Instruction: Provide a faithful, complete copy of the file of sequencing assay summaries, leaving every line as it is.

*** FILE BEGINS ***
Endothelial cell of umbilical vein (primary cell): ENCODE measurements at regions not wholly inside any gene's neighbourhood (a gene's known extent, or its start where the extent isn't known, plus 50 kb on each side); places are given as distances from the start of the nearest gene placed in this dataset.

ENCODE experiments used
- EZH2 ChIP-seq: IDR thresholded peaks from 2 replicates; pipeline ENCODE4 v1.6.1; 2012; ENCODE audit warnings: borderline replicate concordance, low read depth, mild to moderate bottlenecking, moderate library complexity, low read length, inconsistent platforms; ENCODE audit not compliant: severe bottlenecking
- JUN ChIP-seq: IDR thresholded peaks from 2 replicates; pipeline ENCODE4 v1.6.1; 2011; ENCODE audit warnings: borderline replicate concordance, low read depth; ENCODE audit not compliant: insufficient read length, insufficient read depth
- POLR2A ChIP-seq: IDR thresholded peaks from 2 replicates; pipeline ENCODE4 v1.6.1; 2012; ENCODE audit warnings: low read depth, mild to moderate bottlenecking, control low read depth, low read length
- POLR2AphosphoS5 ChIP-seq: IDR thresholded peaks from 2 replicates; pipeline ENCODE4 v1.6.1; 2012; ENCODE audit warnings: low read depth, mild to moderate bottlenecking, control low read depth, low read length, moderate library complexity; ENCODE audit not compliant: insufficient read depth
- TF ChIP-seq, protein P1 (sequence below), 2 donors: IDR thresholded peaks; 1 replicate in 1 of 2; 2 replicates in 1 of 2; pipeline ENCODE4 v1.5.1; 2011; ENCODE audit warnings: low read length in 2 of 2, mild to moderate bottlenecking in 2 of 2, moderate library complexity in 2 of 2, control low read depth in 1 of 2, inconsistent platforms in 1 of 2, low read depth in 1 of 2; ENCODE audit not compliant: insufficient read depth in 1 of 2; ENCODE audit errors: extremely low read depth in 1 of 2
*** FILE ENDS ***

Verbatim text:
Endothelial cell of umbilical vein (primary cell): ENCODE measurements at regions not wholly inside any gene's neighbourhood (a gene's known extent, or its start where the extent isn't known, plus 50 kb on each side); places are given as distances from the start of the nearest gene placed in this dataset.

ENCODE experiments used
- EZH2 ChIP-seq: IDR thresholded peaks from 2 replicates; pipeline ENCODE4 v1.6.1; 2012; ENCODE audit warnings: borderline replicate concordance, low read depth, mild to moderate bottlenecking, moderate library complexity, low read length, inconsistent platforms; ENCODE audit not compliant: severe bottlenecking
- JUN ChIP-seq: IDR thresholded peaks from 2 replicates; pipeline ENCODE4 v1.6.1; 2011; ENCODE audit warnings: borderline replicate concordance, low read depth; ENCODE audit not compliant: insufficient read length, insufficient read depth
- POLR2A ChIP-seq: IDR thresholded peaks from 2 replicates; pipeline ENCODE4 v1.6.1; 2012; ENCODE audit warnings: low read depth, mild to moderate bottlenecking, control low read depth, low read length
- POLR2AphosphoS5 ChIP-seq: IDR thresholded peaks from 2 replicates; pipeline ENCODE4 v1.6.1; 2012; ENCODE audit warnings: low read depth, mild to moderate bottlenecking, control low read depth, low read length, moderate library complexity; ENCODE audit not compliant: insufficient read depth
- TF ChIP-seq, protein P1 (sequence below), 2 donors: IDR thresholded peaks; 1 replicate in 1 of 2; 2 replicates in 1 of 2; pipeline ENCODE4 v1.5.1; 2011; ENCODE audit warnings: low read length in 2 of 2, mild to moderate bottlenecking in 2 of 2, moderate library complexity in 2 of 2, control low read depth in 1 of 2, inconsistent platforms in 1 of 2, low read depth in 1 of 2; ENCODE audit not compliant: insufficient read depth in 1 of 2; ENCODE audit errors: extremely low read depth in 1 of 2